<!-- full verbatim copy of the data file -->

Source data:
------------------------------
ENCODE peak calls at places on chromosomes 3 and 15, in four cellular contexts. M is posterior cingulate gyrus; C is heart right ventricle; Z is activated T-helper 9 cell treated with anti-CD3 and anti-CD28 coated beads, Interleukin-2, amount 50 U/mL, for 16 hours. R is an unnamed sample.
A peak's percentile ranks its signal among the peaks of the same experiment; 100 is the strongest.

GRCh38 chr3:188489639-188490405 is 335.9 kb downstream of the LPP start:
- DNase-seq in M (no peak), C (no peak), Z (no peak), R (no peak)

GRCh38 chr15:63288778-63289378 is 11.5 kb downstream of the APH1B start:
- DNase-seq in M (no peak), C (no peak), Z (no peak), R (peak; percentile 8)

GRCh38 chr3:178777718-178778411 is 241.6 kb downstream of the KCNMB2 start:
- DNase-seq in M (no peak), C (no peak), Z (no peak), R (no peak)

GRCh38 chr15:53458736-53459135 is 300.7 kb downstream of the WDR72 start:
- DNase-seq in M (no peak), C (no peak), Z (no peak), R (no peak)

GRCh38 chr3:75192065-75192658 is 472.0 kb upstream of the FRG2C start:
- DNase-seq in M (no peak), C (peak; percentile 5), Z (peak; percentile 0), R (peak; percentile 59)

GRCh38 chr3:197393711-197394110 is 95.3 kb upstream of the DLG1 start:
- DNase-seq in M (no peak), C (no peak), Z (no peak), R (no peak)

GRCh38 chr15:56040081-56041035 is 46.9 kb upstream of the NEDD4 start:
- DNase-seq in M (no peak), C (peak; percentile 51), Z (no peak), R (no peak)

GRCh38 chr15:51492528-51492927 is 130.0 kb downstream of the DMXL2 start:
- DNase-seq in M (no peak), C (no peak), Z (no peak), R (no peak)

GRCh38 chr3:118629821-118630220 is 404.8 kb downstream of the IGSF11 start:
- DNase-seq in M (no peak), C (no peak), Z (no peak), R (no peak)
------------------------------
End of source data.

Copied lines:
ENCODE peak calls at places on chromosomes 3 and 15, in four cellular contexts. M is posterior cingulate gyrus; C is heart right ventricle; Z is activated T-helper 9 cell treated with anti-CD3 and anti-CD28 coated beads, Interleukin-2, amount 50 U/mL, for 16 hours. R is an unnamed sample.
A peak's percentile ranks its signal among the peaks of the same experiment; 100 is the strongest.

GRCh38 chr3:188489639-188490405 is 335.9 kb downstream of the LPP start:
- DNase-seq in M (no peak), C (no peak), Z (no peak), R (no peak)

GRCh38 chr15:63288778-63289378 is 11.5 kb downstream of the APH1B start:
- DNase-seq in M (no peak), C (no peak), Z (no peak), R (peak; percentile 8)

GRCh38 chr3:178777718-178778411 is 241.6 kb downstream of the KCNMB2 start:
- DNase-seq in M (no peak), C (no peak), Z (no peak), R (no peak)

GRCh38 chr15:53458736-53459135 is 300.7 kb downstream of the WDR72 start:
- DNase-seq in M (no peak), C (no peak), Z (no peak), R (no peak)

GRCh38 chr3:75192065-75192658 is 472.0 kb upstream of the FRG2C start:
- DNase-seq in M (no peak), C (peak; percentile 5), Z (peak; percentile 0), R (peak; percentile 59)

GRCh38 chr3:197393711-197394110 is 95.3 kb upstream of the DLG1 start:
- DNase-seq in M (no peak), C (no peak), Z (no peak), R (no peak)

GRCh38 chr15:56040081-56041035 is 46.9 kb upstream of the NEDD4 start:
- DNase-seq in M (no peak), C (peak; percentile 51), Z (no peak), R (no peak)

GRCh38 chr15:51492528-51492927 is 130.0 kb downstream of the DMXL2 start:
- DNase-seq in M (no peak), C (no peak), Z (no peak), R (no peak)

GRCh38 chr3:118629821-118630220 is 404.8 kb downstream of the IGSF11 start:
- DNase-seq in M (no peak), C (no peak), Z (no peak), R (no peak)